mug, sugar, milk (or mirto), soluble coffee, chocolate powder. microwave for two'. drink. shower. no wait, first weight yourself, let's see if your body fat %age has changed thanks to those eight lanes in the swimming pool y/day. nope. not a chance.

never mind, quick shower and hunt for lean socks. cotton or wool t-shirt? It's cool in the house, just imagine what it must be outside. animals move, plants don't, I need to move so it's wool. two layers of it. three if you count the jacket. need a new one damn, one of those fancy new multi-coloured american-style kinda of rocky mountain trekker that my indian colleague appreciates. may be next weekend. if I get paid, that is.

OK. trainer shoes on, no I'm not gonna run but they're the most comfortable. sorry love, am not going to look smart and sharp today. too cold outside for my sardinian blood.

off we go... down the stairs (lazy, with the elevator - lift for you englishmen out there)

in the car. no wait! it's all frozen. uhm may be I want to scrape the ice from the windscreen? why cars don't come with automated functions for this? I mean, it happens regularly in half of the EU. how hard can it be to wire some wires (ouch!) in the front windscreen like in the back? never mind scrap scrap scrape, it's done.

jump into the car and rush to work... brr... freezing cold. why do I have to get here before seven? I don't know. that's life I suppose.

well never mind. let's try to start working before ten, for a change. see you later...

update: nice sunny day, although this pale fusion ball blazing up there can't warm up this place above freezing point. it's a miracle that life can survive in these conditions. I mean, i look at the grass outside the window, covered in sparkling ice crystals, and I know it's alive. isn't this wonderful?

Goodbye Blogspot?

What? are you leaving us, Darren? please dont tell me so... I really hope you're just moving over to Although I don't like their standard layout too much.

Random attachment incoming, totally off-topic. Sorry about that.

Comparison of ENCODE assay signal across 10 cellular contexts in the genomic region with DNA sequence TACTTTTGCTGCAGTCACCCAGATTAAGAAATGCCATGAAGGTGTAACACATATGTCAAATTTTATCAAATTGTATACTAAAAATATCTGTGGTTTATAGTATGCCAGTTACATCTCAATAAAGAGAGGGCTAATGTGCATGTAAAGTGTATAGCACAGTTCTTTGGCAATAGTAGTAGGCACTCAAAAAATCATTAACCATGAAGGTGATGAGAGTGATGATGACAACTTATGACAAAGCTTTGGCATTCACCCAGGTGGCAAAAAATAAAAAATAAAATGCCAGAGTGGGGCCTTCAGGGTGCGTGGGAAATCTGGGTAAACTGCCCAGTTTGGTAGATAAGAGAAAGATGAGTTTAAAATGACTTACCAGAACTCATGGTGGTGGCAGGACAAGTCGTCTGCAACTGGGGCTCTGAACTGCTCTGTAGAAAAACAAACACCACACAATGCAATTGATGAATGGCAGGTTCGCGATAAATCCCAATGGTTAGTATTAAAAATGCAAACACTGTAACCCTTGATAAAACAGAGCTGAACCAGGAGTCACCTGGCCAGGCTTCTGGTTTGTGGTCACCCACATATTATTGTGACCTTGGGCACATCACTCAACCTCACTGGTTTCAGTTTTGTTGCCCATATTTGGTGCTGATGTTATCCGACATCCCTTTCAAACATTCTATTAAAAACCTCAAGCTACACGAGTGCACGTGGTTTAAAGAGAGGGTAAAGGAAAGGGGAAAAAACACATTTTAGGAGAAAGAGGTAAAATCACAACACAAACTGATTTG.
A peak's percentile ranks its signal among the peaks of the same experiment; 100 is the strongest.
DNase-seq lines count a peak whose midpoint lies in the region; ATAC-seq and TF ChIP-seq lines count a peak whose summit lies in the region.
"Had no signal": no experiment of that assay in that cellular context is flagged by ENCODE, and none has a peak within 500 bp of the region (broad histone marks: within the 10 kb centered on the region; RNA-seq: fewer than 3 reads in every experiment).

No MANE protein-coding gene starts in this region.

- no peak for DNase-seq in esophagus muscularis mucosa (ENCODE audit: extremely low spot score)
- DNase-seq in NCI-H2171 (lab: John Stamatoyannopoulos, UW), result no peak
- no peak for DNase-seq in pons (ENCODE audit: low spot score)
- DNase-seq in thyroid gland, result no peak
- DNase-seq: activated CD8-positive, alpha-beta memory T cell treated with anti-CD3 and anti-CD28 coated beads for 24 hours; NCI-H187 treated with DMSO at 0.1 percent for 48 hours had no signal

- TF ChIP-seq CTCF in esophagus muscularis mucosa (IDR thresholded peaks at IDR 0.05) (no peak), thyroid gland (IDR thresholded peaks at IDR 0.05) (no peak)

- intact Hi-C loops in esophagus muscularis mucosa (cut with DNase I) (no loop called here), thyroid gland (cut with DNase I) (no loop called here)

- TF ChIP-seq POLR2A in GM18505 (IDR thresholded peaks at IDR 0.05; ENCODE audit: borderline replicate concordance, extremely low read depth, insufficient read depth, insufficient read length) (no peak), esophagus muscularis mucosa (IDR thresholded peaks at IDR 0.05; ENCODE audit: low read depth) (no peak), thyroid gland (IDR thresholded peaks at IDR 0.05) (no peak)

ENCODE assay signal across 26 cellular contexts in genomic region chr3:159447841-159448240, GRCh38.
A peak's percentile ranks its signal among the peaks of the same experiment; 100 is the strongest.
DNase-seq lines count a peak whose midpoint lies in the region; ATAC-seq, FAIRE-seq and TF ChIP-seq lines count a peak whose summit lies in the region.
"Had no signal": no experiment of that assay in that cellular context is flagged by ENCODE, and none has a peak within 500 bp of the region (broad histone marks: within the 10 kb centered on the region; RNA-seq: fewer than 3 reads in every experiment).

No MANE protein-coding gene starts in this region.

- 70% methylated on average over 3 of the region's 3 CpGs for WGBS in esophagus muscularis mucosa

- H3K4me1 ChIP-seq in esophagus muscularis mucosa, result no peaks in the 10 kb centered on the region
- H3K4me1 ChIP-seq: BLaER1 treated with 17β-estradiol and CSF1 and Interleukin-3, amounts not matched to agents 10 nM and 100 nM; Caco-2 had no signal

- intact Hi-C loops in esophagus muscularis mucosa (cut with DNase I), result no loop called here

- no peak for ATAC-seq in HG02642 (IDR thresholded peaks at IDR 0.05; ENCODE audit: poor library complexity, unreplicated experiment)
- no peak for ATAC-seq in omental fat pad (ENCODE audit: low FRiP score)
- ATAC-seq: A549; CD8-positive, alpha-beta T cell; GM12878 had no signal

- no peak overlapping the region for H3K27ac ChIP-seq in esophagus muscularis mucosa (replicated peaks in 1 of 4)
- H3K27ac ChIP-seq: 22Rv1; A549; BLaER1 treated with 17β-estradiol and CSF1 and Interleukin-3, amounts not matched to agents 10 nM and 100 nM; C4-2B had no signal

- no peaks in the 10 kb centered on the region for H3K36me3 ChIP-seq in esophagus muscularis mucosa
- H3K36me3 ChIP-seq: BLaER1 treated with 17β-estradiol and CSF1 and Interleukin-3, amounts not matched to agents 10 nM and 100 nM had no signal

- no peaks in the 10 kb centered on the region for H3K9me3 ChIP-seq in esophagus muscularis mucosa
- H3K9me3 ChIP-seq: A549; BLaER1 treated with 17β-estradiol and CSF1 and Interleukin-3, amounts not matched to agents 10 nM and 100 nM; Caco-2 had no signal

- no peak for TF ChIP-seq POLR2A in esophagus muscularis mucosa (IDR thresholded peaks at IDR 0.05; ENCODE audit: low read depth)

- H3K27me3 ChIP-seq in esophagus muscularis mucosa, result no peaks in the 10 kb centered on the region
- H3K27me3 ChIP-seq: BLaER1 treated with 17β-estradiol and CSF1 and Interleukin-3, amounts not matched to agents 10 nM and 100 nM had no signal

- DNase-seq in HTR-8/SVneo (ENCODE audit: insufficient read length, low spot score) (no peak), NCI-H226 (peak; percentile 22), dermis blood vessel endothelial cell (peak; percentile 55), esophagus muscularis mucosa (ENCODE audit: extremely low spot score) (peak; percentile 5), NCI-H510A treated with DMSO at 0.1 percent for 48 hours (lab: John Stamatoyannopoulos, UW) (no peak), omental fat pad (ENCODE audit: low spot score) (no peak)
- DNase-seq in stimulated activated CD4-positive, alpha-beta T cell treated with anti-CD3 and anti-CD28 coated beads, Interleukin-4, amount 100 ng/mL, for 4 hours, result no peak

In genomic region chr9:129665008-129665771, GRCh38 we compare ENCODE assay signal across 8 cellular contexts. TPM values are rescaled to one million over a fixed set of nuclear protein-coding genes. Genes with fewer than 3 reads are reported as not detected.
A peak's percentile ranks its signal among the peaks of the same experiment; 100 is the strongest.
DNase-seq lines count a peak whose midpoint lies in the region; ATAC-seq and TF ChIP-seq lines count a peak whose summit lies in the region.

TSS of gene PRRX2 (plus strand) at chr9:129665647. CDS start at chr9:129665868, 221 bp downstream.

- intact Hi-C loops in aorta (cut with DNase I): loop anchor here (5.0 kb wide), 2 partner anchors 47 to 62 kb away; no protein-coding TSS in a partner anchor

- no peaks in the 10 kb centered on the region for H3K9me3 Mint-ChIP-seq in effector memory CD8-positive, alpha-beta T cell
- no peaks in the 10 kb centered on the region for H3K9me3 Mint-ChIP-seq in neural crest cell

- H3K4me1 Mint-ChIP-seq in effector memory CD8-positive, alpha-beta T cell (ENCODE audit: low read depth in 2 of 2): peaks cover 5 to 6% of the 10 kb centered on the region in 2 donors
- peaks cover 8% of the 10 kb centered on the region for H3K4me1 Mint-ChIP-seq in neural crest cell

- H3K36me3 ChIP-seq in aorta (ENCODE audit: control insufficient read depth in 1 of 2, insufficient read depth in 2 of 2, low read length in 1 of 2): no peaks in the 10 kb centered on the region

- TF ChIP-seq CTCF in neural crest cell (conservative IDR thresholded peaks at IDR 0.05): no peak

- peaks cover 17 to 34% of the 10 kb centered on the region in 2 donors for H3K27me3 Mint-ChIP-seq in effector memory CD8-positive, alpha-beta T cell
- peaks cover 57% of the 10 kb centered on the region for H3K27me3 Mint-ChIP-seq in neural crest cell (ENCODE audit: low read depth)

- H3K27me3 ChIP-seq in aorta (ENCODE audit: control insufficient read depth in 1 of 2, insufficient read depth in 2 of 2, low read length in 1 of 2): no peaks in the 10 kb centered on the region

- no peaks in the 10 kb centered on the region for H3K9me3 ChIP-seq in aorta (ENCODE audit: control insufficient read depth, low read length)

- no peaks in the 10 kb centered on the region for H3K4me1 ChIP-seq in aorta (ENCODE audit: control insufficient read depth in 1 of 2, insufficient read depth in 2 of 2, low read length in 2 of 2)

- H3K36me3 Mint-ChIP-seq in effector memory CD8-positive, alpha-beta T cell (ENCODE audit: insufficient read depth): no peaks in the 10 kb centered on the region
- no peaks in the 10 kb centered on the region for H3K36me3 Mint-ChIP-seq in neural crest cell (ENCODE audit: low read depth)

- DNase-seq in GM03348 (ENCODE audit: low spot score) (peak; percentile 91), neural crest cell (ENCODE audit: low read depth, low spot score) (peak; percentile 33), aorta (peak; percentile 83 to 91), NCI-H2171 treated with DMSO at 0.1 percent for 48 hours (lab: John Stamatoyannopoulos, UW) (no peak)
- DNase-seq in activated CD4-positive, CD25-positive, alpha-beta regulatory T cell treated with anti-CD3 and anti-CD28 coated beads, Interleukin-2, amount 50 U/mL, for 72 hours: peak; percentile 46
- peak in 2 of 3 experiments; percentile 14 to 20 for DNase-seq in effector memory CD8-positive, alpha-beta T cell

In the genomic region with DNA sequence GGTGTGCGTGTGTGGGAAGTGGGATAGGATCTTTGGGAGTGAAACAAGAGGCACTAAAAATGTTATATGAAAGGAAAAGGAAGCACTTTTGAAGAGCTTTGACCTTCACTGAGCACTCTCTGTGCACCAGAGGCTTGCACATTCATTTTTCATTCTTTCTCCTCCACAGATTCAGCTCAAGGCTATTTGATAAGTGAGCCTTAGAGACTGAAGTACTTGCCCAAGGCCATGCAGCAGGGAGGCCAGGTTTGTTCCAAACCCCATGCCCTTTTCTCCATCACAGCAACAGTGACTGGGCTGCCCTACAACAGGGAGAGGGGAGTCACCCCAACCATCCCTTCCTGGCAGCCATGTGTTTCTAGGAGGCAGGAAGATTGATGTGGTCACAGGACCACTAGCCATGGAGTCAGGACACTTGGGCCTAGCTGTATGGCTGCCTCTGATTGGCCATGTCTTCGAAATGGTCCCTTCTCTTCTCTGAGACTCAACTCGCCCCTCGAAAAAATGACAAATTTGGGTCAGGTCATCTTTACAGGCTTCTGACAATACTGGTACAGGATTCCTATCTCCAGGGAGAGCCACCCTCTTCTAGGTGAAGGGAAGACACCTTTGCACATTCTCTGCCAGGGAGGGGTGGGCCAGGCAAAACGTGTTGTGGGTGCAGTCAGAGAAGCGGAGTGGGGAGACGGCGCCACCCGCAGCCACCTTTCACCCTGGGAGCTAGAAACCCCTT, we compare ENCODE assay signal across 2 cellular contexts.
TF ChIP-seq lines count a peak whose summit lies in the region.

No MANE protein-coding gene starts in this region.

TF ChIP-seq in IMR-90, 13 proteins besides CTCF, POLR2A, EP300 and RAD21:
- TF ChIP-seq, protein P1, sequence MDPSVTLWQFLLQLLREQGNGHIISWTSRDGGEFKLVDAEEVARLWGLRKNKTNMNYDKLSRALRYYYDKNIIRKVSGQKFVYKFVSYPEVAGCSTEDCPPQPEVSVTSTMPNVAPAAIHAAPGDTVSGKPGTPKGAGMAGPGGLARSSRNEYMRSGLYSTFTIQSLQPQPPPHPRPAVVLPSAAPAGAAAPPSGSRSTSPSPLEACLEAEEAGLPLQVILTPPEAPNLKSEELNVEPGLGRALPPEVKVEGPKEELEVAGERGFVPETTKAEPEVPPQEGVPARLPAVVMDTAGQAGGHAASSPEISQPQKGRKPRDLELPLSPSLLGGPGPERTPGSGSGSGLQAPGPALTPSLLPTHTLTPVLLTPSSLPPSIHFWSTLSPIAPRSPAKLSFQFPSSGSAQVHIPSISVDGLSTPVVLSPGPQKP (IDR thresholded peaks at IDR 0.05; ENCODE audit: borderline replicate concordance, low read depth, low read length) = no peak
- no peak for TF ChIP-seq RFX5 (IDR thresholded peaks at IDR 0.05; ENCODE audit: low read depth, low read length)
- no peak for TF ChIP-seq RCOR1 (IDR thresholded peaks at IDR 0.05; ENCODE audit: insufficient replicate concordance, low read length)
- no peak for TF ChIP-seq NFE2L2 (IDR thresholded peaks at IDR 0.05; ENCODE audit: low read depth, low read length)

Or maybe you found a job and will not have time anymore for those long zoological posts? Pants!
Anyway, good luck.

I'll hunt for you on the

The Future is Wild

I did long time ago, buy a book which tried to depict how animals would evolve in the next 50MY. The logical premise was tha human would become extinct, something which I find rather likely. If ever there is some primate left, it is going to be rather different from us. Anyway.
The book was OK, but not great, pictures specially were kinda old-fashioned, like from a medieval bestiary. Animals didn't look quite right to me, and mostly were kludged, like trying to force a toad to look-like a rat. bah...

Now, I discovered they made a series inspired on it (just inspired). The future is Wild. It takes under exam three time points, 5, 100 and 200MY from now. It looks pretty interesting, so I'm going to give it a go. Either buy it if I can, or download it if I can't.

Tuesday, January 23, 2007


did I tell you that the sixth season of Scrubs is running? and do you know that the sixth episode is very very good, all sung in the mind of a patient? click here or the title to download it with bittorrent :-)

Monday, January 22, 2007

Converting movies for my phone

I've been spending the morning (and until now, in fact) playing with a nifty application named 3GP_converter, which uses ffmpeg and such to translate movies into a version readable by my sagem mobile. I've managed to get the video working beautifully, but the sound still gets lost in translation.
Pity. Anyway, I will try later on if I can find some hack able to do it. with Quicktime I can export the file, but most of the settings which should work (H.263 for the video, AMR-narrowband for audio) results in movies which even on the pc stop playing after a few seconds. pants!